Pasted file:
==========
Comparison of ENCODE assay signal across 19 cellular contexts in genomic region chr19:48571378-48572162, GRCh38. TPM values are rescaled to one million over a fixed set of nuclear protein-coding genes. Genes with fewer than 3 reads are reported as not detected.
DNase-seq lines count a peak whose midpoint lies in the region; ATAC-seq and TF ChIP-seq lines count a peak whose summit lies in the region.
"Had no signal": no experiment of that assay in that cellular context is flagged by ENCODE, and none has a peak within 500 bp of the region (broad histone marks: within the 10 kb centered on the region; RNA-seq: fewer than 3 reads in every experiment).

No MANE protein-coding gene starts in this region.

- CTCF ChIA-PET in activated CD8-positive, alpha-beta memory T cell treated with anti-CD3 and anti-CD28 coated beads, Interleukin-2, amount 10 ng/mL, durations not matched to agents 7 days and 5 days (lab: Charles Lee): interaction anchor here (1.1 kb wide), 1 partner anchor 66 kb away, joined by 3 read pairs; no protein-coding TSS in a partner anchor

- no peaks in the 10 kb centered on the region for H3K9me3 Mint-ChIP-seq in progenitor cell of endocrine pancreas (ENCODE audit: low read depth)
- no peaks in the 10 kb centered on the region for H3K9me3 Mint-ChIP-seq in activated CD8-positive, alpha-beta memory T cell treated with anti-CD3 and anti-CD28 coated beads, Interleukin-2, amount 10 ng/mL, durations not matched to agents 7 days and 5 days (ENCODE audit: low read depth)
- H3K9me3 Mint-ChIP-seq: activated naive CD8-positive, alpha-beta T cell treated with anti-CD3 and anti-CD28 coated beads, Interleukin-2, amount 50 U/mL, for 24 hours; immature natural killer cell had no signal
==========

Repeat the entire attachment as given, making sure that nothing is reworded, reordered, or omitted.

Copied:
Comparison of ENCODE assay signal across 19 cellular contexts in genomic region chr19:48571378-48572162, GRCh38. TPM values are rescaled to one million over a fixed set of nuclear protein-coding genes. Genes with fewer than 3 reads are reported as not detected.
DNase-seq lines count a peak whose midpoint lies in the region; ATAC-seq and TF ChIP-seq lines count a peak whose summit lies in the region.
"Had no signal": no experiment of that assay in that cellular context is flagged by ENCODE, and none has a peak within 500 bp of the region (broad histone marks: within the 10 kb centered on the region; RNA-seq: fewer than 3 reads in every experiment).

No MANE protein-coding gene starts in this region.

- CTCF ChIA-PET in activated CD8-positive, alpha-beta memory T cell treated with anti-CD3 and anti-CD28 coated beads, Interleukin-2, amount 10 ng/mL, durations not matched to agents 7 days and 5 days (lab: Charles Lee): interaction anchor here (1.1 kb wide), 1 partner anchor 66 kb away, joined by 3 read pairs; no protein-coding TSS in a partner anchor

- no peaks in the 10 kb centered on the region for H3K9me3 Mint-ChIP-seq in progenitor cell of endocrine pancreas (ENCODE audit: low read depth)
- no peaks in the 10 kb centered on the region for H3K9me3 Mint-ChIP-seq in activated CD8-positive, alpha-beta memory T cell treated with anti-CD3 and anti-CD28 coated beads, Interleukin-2, amount 10 ng/mL, durations not matched to agents 7 days and 5 days (ENCODE audit: low read depth)
- H3K9me3 Mint-ChIP-seq: activated naive CD8-positive, alpha-beta T cell treated with anti-CD3 and anti-CD28 coated beads, Interleukin-2, amount 50 U/mL, for 24 hours; immature natural killer cell had no signal